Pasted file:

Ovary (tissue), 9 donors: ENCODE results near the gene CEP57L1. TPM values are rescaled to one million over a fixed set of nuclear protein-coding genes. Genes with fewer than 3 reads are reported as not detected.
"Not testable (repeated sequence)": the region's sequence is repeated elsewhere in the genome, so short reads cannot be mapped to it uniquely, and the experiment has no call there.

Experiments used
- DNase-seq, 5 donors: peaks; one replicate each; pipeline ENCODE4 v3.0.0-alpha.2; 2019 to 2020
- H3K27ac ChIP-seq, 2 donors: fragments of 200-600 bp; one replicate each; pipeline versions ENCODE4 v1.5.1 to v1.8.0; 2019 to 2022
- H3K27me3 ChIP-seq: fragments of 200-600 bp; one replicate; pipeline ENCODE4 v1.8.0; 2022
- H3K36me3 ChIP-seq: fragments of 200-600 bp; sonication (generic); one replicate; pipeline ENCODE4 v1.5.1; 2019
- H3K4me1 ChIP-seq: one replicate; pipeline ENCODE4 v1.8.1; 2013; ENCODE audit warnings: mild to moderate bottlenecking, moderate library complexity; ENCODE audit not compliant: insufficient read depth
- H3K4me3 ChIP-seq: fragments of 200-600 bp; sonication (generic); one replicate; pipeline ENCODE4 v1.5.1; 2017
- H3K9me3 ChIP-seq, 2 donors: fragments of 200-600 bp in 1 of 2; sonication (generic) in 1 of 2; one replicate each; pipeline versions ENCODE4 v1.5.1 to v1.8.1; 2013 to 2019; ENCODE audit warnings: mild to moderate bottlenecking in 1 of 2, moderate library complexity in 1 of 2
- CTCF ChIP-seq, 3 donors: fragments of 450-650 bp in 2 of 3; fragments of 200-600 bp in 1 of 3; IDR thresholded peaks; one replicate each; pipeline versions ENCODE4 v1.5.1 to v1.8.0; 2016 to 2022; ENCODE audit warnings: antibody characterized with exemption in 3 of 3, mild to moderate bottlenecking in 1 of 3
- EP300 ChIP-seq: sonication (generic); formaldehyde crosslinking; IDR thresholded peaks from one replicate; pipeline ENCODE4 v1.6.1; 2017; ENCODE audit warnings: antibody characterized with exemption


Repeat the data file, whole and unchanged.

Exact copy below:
Ovary (tissue), 9 donors: ENCODE results near the gene CEP57L1. TPM values are rescaled to one million over a fixed set of nuclear protein-coding genes. Genes with fewer than 3 reads are reported as not detected.
"Not testable (repeated sequence)": the region's sequence is repeated elsewhere in the genome, so short reads cannot be mapped to it uniquely, and the experiment has no call there.

Experiments used
- DNase-seq, 5 donors: peaks; one replicate each; pipeline ENCODE4 v3.0.0-alpha.2; 2019 to 2020
- H3K27ac ChIP-seq, 2 donors: fragments of 200-600 bp; one replicate each; pipeline versions ENCODE4 v1.5.1 to v1.8.0; 2019 to 2022
- H3K27me3 ChIP-seq: fragments of 200-600 bp; one replicate; pipeline ENCODE4 v1.8.0; 2022
- H3K36me3 ChIP-seq: fragments of 200-600 bp; sonication (generic); one replicate; pipeline ENCODE4 v1.5.1; 2019
- H3K4me1 ChIP-seq: one replicate; pipeline ENCODE4 v1.8.1; 2013; ENCODE audit warnings: mild to moderate bottlenecking, moderate library complexity; ENCODE audit not compliant: insufficient read depth
- H3K4me3 ChIP-seq: fragments of 200-600 bp; sonication (generic); one replicate; pipeline ENCODE4 v1.5.1; 2017
- H3K9me3 ChIP-seq, 2 donors: fragments of 200-600 bp in 1 of 2; sonication (generic) in 1 of 2; one replicate each; pipeline versions ENCODE4 v1.5.1 to v1.8.1; 2013 to 2019; ENCODE audit warnings: mild to moderate bottlenecking in 1 of 2, moderate library complexity in 1 of 2
- CTCF ChIP-seq, 3 donors: fragments of 450-650 bp in 2 of 3; fragments of 200-600 bp in 1 of 3; IDR thresholded peaks; one replicate each; pipeline versions ENCODE4 v1.5.1 to v1.8.0; 2016 to 2022; ENCODE audit warnings: antibody characterized with exemption in 3 of 3, mild to moderate bottlenecking in 1 of 3
- EP300 ChIP-seq: sonication (generic); formaldehyde crosslinking; IDR thresholded peaks from one replicate; pipeline ENCODE4 v1.6.1; 2017; ENCODE audit warnings: antibody characterized with exemption